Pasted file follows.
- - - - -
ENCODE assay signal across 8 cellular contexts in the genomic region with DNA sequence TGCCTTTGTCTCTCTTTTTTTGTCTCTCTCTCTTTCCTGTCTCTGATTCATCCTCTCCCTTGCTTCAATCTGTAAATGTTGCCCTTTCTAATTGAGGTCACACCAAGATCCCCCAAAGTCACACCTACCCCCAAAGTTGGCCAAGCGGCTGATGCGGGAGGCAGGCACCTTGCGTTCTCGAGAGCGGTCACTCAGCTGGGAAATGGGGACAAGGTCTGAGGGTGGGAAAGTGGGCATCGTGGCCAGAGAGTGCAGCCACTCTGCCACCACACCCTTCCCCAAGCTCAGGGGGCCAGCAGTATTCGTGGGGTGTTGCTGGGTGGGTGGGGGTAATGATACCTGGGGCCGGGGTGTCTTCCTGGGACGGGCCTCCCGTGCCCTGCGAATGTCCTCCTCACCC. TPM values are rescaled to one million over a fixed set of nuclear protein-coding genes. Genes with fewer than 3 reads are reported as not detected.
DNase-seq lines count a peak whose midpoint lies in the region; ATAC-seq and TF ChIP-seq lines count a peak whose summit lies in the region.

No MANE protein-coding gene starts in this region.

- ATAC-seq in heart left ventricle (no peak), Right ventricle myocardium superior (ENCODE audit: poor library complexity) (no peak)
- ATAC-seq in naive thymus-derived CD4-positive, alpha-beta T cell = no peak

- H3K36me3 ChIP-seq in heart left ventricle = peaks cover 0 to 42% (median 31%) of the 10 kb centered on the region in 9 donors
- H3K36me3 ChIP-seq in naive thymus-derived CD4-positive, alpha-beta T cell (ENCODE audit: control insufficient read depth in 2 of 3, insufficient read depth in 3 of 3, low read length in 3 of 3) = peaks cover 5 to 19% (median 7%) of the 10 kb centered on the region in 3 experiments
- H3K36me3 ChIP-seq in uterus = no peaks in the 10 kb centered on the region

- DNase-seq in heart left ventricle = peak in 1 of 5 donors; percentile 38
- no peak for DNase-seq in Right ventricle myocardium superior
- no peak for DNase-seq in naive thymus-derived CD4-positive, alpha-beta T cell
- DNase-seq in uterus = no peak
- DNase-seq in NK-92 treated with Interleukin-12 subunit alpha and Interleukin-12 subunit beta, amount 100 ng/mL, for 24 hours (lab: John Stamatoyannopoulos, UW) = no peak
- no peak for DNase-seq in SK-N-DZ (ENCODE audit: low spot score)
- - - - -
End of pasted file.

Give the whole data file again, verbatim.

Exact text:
ENCODE assay signal across 8 cellular contexts in the genomic region with DNA sequence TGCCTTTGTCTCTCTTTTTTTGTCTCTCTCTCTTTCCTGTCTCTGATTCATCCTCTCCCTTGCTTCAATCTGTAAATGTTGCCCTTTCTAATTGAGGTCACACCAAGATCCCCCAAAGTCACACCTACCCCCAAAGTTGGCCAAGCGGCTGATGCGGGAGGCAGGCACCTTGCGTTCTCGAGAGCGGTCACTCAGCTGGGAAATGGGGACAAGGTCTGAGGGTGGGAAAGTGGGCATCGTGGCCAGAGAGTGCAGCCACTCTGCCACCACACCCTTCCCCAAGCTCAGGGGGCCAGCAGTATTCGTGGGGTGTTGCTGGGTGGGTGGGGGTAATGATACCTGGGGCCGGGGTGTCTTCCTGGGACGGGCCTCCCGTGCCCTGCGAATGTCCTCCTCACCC. TPM values are rescaled to one million over a fixed set of nuclear protein-coding genes. Genes with fewer than 3 reads are reported as not detected.
DNase-seq lines count a peak whose midpoint lies in the region; ATAC-seq and TF ChIP-seq lines count a peak whose summit lies in the region.

No MANE protein-coding gene starts in this region.

- ATAC-seq in heart left ventricle (no peak), Right ventricle myocardium superior (ENCODE audit: poor library complexity) (no peak)
- ATAC-seq in naive thymus-derived CD4-positive, alpha-beta T cell = no peak

- H3K36me3 ChIP-seq in heart left ventricle = peaks cover 0 to 42% (median 31%) of the 10 kb centered on the region in 9 donors
- H3K36me3 ChIP-seq in naive thymus-derived CD4-positive, alpha-beta T cell (ENCODE audit: control insufficient read depth in 2 of 3, insufficient read depth in 3 of 3, low read length in 3 of 3) = peaks cover 5 to 19% (median 7%) of the 10 kb centered on the region in 3 experiments
- H3K36me3 ChIP-seq in uterus = no peaks in the 10 kb centered on the region

- DNase-seq in heart left ventricle = peak in 1 of 5 donors; percentile 38
- no peak for DNase-seq in Right ventricle myocardium superior
- no peak for DNase-seq in naive thymus-derived CD4-positive, alpha-beta T cell
- DNase-seq in uterus = no peak
- DNase-seq in NK-92 treated with Interleukin-12 subunit alpha and Interleukin-12 subunit beta, amount 100 ng/mL, for 24 hours (lab: John Stamatoyannopoulos, UW) = no peak
- no peak for DNase-seq in SK-N-DZ (ENCODE audit: low spot score)